six months.

To the world, you are now a girl. Once you were a baby, genderless and obscure in your characteristic cooing. Now, you are lavender and ruffles and tiny barrettes, eyelashes and sweetness. There are rolls around your thighs, three on either leg, high up, and they are beautiful and perfect and they won’t last much longer. Looking at them, squeezing them as I smile to change your diaper, brings a lump to my throat when you later sleep; when you begin to crawl, these sweet things will disappear. This whole baby self of yours, perfect and ethereal, will be replaced. Innocence gone. It is hard to burden this truth. I cry. And then I change another wet diaper and smile and start to laugh with you and move on to chunky books and teething toys and food. Sqwawking at your brothers. Grasping their hair with serious affection, drawing them close as you squeal. Seti walks in, his paws tapping the floor gets your attention, and you dart up and track him as he approaches. Laughter, squeaks! Though you cannot crawl, you can shimmy and reach, the world just beyond your fingertips.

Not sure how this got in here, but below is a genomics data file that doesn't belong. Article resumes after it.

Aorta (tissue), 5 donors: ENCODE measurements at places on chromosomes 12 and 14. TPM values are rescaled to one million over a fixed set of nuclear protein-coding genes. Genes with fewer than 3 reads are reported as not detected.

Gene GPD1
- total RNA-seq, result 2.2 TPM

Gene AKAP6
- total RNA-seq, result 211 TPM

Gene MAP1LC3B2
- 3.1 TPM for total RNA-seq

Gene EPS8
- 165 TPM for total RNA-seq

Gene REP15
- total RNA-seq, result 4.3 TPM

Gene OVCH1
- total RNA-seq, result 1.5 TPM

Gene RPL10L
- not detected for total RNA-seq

She sleeps. When she sleeps, her arms lie wide open, sprawled upon her earth. Once awake, her eyes scan the room, looking for interesting things. Shapes? Colors? Contrast?
In the early weeks, her reptilian slate eyes peered over my breasts out at the sunlit world. Now, her eyes, deep blue, scan restlessly everywhere.
She grins. She hides her grin in fists, letting shiny squints escape her wrinkled face every now and then.
In the early weeks, her fingers spread out in delicate, feminine arabesque. Newtlet fingers. Now: fists.
The moro reflex is still intact. Diaper her with a sideways glance and she’ll whack her arms back against the padded changing table.
She sucks her fists like she did when she was born. She stares at her photo and then starts cooing. She does this to her giraffe, too. And also to her reflection.
She spits up and is starting to drool.